Researcher

Professor Nicolas Rasmussen

My Expertise

Biotechnology - social implications and history/pharmaceuticals - history/history of biology; DNA

Field of Research (FoR)

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Biography

Nicolas Rasmussen is a Professor in the School of Humanities. He has higher degrees in history and philosophy of science, developmental biology, and public health. 

His research has dealt with the role of instrumentation in shaping scientific knowledge, the history of biotechnology, molecular biology and its cultural and intellectual history, the history of drug abuse and pharmaceuticals in the United States since 1900, and the influence of...view more

Nicolas Rasmussen is a Professor in the School of Humanities. He has higher degrees in history and philosophy of science, developmental biology, and public health. 

His research has dealt with the role of instrumentation in shaping scientific knowledge, the history of biotechnology, molecular biology and its cultural and intellectual history, the history of drug abuse and pharmaceuticals in the United States since 1900, and the influence of industry sponsorship on biomedical research.  He has been principle investigator on several NSF (USA) and ARC grants. 

His current major project concerns obesity research and public health policy in the 1950s USA.  His monograph on the history of genetic engineering with Johns Hopkins, entitled _Gene Jockeys: Life Science and the Rise of Biotech Enterprise__, was published in 2014, and another monograph entitled _Fat in the Fifties: America's First Obesity Crisis_ is forthcoming in 2019 from the same press.

See staff webpage for more.
 


My Qualifications

MA Chicago, MPhil Cambridge, PhD Stanford, MPH Sydney


My Awards

Residential Fellowship, Center for Advanced Studies in Social and Behavioral Sciences, Stanford University, autumn 2015

“Highly Commended”, British Medical Association Book Awards, for Gene Jockeys, 2015

Australian Research Council “Discovery Project” Large (sole PI) Grant for research on history of obesity, heart disease research, and public health policy in early Cold War USA (A$180,000), 2014-16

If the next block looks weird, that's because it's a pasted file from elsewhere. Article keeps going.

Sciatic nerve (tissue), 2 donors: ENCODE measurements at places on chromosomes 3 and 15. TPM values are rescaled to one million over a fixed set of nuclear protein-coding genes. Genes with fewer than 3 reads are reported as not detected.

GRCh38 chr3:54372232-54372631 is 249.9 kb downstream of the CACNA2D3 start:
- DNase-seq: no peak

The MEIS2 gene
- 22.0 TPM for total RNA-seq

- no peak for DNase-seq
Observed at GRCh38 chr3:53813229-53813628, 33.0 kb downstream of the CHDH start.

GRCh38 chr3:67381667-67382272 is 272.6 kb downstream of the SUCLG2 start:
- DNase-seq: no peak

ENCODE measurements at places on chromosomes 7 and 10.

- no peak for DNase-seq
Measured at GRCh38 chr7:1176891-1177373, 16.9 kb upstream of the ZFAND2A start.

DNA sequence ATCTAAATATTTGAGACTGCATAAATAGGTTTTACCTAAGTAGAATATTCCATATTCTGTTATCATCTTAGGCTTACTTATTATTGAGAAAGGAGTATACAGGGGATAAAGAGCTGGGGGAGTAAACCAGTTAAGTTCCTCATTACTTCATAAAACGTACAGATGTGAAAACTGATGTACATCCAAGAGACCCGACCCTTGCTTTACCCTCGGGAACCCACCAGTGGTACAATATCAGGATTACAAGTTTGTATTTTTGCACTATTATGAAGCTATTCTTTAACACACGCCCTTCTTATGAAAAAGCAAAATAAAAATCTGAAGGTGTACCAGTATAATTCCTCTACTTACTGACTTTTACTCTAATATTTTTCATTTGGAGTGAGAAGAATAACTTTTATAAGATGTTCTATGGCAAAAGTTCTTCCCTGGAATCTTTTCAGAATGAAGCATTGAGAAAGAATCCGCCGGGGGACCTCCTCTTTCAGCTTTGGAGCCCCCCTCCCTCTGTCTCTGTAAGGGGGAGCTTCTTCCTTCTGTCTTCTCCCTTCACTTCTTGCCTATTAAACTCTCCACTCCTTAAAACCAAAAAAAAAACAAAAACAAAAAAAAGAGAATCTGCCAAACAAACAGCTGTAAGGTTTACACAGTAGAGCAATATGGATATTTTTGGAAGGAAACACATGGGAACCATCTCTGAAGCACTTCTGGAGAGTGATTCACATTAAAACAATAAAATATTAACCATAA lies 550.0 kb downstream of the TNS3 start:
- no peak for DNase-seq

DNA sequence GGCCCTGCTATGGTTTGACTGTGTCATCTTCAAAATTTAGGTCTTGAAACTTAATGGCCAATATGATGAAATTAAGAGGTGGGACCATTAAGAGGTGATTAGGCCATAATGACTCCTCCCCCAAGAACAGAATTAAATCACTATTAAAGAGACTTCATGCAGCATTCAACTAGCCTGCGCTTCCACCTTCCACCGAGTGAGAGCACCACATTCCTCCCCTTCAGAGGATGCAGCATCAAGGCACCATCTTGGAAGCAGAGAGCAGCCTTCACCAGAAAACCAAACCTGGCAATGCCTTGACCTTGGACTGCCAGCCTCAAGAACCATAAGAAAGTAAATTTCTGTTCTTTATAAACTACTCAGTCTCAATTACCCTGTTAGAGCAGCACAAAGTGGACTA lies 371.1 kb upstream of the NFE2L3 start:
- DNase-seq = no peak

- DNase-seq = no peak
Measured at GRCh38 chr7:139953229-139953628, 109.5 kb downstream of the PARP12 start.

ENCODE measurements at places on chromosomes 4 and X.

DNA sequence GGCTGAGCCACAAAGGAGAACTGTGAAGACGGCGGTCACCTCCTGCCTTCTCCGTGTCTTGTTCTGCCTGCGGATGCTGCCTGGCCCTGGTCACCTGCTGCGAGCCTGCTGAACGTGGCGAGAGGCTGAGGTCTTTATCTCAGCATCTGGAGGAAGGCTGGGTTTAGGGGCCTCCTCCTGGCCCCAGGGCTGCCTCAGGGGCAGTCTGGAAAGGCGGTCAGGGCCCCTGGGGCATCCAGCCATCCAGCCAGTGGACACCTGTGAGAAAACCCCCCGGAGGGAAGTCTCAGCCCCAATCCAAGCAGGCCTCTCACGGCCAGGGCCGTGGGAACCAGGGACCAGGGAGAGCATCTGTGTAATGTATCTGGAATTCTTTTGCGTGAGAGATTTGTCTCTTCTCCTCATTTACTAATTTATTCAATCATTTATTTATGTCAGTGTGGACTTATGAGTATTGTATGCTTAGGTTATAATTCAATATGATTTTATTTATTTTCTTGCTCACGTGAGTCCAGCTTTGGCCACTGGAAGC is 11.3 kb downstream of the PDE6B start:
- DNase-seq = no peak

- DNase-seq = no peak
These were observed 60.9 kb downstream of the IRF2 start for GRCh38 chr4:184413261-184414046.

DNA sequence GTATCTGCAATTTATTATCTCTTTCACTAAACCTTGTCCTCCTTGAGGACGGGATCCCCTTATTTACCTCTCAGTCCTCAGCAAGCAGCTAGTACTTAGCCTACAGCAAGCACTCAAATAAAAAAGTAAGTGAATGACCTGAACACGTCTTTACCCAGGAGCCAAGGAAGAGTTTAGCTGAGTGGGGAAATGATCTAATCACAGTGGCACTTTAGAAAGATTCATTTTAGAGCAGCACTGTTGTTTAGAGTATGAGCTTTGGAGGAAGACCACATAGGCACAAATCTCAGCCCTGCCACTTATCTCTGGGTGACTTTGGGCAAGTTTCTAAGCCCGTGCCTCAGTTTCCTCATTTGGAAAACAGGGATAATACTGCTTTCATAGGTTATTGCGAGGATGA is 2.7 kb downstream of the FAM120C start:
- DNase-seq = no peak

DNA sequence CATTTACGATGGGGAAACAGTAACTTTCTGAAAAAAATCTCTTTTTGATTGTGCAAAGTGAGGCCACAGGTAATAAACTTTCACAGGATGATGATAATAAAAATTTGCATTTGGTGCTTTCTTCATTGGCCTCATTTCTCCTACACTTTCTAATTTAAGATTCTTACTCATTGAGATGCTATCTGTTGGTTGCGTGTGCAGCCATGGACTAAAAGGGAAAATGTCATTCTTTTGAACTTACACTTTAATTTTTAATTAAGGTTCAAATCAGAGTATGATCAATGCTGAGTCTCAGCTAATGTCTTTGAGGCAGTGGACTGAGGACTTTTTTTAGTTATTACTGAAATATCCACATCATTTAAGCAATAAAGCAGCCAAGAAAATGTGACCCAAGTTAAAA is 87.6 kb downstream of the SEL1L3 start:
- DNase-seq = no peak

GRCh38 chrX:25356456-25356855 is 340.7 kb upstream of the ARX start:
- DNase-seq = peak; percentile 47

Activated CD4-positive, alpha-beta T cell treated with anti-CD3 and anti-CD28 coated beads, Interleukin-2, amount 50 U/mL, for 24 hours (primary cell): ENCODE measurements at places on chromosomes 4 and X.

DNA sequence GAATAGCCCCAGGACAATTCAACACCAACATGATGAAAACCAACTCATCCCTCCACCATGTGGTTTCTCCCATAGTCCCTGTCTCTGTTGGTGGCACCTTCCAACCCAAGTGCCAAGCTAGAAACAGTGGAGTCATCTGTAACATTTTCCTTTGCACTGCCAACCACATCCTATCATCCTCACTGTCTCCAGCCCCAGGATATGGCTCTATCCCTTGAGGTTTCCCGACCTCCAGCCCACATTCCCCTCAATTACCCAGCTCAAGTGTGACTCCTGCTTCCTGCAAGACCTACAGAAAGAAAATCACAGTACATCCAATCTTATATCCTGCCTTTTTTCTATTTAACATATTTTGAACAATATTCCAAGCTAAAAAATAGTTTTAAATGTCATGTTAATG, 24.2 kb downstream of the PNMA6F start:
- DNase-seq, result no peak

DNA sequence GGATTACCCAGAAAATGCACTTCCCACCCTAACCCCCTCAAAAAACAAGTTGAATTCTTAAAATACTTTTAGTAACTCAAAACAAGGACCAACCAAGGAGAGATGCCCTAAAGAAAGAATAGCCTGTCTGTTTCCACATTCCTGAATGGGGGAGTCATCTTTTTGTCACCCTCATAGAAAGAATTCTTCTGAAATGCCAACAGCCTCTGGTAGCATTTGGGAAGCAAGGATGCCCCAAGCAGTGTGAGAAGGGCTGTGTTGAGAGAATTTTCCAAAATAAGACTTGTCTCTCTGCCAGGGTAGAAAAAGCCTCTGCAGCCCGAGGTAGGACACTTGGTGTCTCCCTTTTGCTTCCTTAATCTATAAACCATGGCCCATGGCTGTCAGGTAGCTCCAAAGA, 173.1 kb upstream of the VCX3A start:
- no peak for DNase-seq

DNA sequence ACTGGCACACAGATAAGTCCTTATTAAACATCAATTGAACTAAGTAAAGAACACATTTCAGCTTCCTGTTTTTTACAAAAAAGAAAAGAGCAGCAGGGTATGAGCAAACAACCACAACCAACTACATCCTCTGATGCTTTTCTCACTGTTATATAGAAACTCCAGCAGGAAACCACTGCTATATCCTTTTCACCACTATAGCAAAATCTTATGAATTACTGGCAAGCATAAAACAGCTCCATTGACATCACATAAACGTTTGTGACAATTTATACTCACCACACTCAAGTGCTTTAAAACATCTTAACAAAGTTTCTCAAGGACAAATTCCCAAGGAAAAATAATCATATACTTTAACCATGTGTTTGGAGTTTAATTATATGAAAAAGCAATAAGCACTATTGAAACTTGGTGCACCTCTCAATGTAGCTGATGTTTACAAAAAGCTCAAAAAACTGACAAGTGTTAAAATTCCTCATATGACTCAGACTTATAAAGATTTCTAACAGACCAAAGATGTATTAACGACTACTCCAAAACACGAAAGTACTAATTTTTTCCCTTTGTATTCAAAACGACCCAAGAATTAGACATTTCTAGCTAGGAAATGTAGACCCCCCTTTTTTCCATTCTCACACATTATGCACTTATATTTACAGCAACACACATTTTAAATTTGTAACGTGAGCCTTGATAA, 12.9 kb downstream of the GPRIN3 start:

Countway Library Fellowship in History of Medicine, Harvard and Boston Medical Library, 2013-14

Australian Research Council “Discovery Project” Large (sole PI) Grant for research on history of biotechnology policy and rDNA drug development in 1970s-80s USA (A$165,000), 2009–12

2008 Stanley Jackson Prize for best article published in the Journal of the History of Medicine in a three year interval, for “Making the First Antidepressant"

2007 J. Worth Estes Prize for best scholarly article on history of drugs or pharmacology, American Association for the History of Medicine, for “Making the First Antidepressant”

Australian Research Council “Discovery Project” Large Grant (as sole PI) for research on history of pharmaceutical development in early and mid-20th C USA (A$132,000), 2004–06

Senior Visiting Fellowship, MIT-Dibner Institute for History of Science and Technology, winter 2004

2000 Book Prize, History of Science Society, Forum for the History of Science in America, for best book on the history of American science by a junior author, for Picture Control.

1999 Paul Bunge Prize for best work on history of scientific instruments (awarded by the German Chemical Society on behalf of the Hans Jenemann Foundation), for Picture Control.

National Science Foundation (USA) senior research grant (as independent scholar, and sole PI) for research on history of plant physiology in early and mid-20th C USA (US$56,000), 1998

Senior Visiting Fellowship, MIT-Dibner Institute for History of Science and Technology, autumn 1998


My Teaching

Current and recent courses taught:

ARTS2303: On Drugs: Medicine, Science and Industry since 1900
ARTS3270: History Capstone
ARTS3242: Environmental History 
Life Science in the 20th Century: The Molecular Revolution (not currently taught)
Agriculture and Civilisation in Environmental Perspective (not currently taught)

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Location

314 Morven Brown

Contact

9385 2361

Research Activities

In the 1980s many scientists joined commercial genetic engineering ventures. This biotechnology 'gold rush' brought major change to university science, first in the US but soon globally.  Controversy continues about whether society has gained from new products, or lost from reduced basic research, but such discussions of the 'privatisation' of life science rest largely on journalistic or anecdotal evidence. The proposed study will be the first systematic history of the linkages forged between academic biologists, universities, and corporations in the development of early recombinant…

In 1951 the US Public Health Service declared obesity, newly reinterpreted as an addictive disorder, to be the nation’s leading health problem. This project will be the first to study the course of this early obesity crisis, analysing the interaction between popular perception, biomedical science and health policy, all in the political and cultural context of postwar America. Research will especially focus on the competing efforts of several biomedical disciplines and their scientific leaders to define the problem and shape responses to it. The goal is to understand the ways science and…